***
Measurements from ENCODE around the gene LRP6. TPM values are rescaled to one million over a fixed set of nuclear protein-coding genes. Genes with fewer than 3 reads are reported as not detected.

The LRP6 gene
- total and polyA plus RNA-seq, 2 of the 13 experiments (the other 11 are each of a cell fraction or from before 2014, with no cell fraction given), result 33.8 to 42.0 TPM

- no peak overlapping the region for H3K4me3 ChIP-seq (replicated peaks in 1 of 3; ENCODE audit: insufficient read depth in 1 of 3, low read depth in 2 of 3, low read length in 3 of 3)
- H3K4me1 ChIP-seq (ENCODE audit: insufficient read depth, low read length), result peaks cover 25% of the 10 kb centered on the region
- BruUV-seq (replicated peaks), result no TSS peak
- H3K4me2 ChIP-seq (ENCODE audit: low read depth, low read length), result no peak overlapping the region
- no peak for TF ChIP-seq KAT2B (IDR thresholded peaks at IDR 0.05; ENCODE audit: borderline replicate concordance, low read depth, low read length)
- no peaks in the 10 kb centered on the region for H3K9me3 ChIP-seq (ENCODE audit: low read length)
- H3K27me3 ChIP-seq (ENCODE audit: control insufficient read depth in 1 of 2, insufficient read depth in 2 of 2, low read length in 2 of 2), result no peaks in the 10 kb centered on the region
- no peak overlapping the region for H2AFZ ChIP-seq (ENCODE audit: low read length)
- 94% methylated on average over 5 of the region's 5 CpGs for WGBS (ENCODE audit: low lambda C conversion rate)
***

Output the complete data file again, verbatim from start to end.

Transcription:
Measurements from ENCODE around the gene LRP6. TPM values are rescaled to one million over a fixed set of nuclear protein-coding genes. Genes with fewer than 3 reads are reported as not detected.

The LRP6 gene
- total and polyA plus RNA-seq, 2 of the 13 experiments (the other 11 are each of a cell fraction or from before 2014, with no cell fraction given), result 33.8 to 42.0 TPM

- no peak overlapping the region for H3K4me3 ChIP-seq (replicated peaks in 1 of 3; ENCODE audit: insufficient read depth in 1 of 3, low read depth in 2 of 3, low read length in 3 of 3)
- H3K4me1 ChIP-seq (ENCODE audit: insufficient read depth, low read length), result peaks cover 25% of the 10 kb centered on the region
- BruUV-seq (replicated peaks), result no TSS peak
- H3K4me2 ChIP-seq (ENCODE audit: low read depth, low read length), result no peak overlapping the region
- no peak for TF ChIP-seq KAT2B (IDR thresholded peaks at IDR 0.05; ENCODE audit: borderline replicate concordance, low read depth, low read length)
- no peaks in the 10 kb centered on the region for H3K9me3 ChIP-seq (ENCODE audit: low read length)
- H3K27me3 ChIP-seq (ENCODE audit: control insufficient read depth in 1 of 2, insufficient read depth in 2 of 2, low read length in 2 of 2), result no peaks in the 10 kb centered on the region
- no peak overlapping the region for H2AFZ ChIP-seq (ENCODE audit: low read length)
- 94% methylated on average over 5 of the region's 5 CpGs for WGBS (ENCODE audit: low lambda C conversion rate)